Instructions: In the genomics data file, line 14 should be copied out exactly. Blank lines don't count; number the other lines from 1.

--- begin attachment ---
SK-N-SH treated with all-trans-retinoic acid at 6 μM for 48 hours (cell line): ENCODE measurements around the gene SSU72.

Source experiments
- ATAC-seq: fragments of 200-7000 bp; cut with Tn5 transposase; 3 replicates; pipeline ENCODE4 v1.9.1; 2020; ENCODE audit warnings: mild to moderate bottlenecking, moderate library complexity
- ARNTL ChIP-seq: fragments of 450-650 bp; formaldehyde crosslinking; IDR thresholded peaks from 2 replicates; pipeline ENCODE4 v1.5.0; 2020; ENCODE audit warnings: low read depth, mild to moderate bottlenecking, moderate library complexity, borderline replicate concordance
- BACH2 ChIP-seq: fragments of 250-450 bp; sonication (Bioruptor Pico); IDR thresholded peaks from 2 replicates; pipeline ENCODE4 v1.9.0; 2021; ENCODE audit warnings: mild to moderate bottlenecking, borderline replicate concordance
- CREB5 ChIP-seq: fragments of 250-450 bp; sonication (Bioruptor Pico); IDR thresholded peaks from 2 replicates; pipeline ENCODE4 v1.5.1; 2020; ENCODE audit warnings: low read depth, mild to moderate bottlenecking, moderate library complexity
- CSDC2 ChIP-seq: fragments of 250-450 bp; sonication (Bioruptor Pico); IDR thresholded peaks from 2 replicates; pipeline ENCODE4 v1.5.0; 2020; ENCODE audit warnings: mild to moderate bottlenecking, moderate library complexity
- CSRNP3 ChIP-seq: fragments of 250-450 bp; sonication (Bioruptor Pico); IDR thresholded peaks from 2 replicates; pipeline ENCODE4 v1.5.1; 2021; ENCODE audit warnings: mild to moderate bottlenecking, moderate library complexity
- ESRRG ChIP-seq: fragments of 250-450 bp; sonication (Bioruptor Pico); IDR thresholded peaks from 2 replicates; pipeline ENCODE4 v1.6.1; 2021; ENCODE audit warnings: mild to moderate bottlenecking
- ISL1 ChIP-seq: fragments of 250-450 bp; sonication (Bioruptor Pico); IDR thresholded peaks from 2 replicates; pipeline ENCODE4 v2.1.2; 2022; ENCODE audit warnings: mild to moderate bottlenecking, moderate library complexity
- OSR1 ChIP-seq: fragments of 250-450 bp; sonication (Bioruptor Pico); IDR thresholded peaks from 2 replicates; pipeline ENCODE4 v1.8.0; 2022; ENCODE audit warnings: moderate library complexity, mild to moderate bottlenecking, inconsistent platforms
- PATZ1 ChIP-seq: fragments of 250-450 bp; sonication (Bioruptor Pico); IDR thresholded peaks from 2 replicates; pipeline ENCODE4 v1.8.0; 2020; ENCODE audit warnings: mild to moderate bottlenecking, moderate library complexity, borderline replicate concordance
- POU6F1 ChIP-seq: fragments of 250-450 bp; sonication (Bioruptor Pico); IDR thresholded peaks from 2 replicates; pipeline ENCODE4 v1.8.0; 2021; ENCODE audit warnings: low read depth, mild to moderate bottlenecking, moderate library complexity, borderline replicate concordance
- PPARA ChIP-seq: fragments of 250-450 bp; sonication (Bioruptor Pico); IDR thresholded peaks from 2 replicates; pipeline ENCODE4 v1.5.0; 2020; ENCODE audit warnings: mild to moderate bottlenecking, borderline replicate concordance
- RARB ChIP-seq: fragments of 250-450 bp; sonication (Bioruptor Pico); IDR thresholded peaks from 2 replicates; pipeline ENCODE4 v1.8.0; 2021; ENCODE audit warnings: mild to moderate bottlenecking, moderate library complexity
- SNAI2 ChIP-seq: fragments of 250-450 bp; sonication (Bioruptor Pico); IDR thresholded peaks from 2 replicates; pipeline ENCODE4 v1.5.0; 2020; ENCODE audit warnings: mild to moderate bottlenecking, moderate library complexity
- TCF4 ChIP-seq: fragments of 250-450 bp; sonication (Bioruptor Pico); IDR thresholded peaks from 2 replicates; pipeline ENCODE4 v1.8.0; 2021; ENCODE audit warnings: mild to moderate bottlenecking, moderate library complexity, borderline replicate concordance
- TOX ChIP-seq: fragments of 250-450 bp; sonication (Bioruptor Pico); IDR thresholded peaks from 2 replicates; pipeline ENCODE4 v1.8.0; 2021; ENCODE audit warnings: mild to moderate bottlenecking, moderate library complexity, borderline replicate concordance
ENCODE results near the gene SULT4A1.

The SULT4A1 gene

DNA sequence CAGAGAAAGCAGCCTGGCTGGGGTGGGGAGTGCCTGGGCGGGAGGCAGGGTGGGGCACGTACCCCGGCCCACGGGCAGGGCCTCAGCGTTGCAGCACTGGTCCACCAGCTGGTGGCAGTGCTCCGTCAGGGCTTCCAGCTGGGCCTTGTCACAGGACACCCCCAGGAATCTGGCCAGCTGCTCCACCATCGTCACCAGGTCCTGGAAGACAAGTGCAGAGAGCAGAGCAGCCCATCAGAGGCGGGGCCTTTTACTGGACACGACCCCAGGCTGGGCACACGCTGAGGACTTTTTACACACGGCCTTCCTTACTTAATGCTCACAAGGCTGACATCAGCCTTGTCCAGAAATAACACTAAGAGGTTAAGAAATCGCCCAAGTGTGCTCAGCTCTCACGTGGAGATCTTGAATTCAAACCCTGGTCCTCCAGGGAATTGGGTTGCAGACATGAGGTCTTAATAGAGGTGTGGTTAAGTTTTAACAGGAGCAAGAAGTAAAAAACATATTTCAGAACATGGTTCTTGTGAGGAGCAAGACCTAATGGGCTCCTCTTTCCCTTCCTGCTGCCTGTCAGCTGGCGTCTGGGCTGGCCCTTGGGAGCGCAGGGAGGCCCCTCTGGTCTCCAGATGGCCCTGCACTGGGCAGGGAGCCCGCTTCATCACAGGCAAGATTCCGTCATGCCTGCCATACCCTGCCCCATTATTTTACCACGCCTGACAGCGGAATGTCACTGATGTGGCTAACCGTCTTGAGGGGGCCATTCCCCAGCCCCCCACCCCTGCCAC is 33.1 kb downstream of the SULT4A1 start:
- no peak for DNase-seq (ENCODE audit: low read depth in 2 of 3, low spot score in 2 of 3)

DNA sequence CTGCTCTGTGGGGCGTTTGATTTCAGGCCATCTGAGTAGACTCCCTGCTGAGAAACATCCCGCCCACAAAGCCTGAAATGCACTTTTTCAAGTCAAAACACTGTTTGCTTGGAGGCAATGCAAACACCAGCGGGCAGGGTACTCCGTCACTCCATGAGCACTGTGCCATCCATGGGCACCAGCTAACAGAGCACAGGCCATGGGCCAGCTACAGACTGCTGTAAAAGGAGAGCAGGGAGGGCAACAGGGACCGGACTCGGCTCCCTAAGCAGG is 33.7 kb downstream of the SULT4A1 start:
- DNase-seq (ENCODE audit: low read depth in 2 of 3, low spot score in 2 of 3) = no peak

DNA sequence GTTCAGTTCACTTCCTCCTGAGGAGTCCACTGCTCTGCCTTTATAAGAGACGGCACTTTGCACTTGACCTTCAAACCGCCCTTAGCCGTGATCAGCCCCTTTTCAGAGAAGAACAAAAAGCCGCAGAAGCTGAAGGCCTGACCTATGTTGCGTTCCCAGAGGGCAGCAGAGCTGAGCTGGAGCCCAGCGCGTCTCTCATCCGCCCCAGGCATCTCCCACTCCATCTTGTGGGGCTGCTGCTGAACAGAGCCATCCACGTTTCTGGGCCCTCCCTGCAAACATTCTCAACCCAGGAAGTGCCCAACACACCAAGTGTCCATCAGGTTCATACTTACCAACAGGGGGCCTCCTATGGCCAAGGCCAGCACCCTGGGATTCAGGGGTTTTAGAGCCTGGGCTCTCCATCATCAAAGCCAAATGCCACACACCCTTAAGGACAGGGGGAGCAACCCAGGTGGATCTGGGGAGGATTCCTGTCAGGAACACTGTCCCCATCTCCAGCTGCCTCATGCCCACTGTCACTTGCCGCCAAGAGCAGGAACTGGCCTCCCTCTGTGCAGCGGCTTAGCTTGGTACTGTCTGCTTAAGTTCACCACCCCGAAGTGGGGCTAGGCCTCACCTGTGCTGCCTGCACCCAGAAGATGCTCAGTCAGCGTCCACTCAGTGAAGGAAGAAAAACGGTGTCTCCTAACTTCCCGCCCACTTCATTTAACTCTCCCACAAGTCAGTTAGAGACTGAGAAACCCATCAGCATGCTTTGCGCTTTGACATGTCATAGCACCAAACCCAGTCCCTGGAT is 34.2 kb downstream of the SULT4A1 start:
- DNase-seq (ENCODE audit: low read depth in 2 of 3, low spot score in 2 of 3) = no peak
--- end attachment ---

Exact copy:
- PPARA ChIP-seq: fragments of 250-450 bp; sonication (Bioruptor Pico); IDR thresholded peaks from 2 replicates; pipeline ENCODE4 v1.5.0; 2020; ENCODE audit warnings: mild to moderate bottlenecking, borderline replicate concordance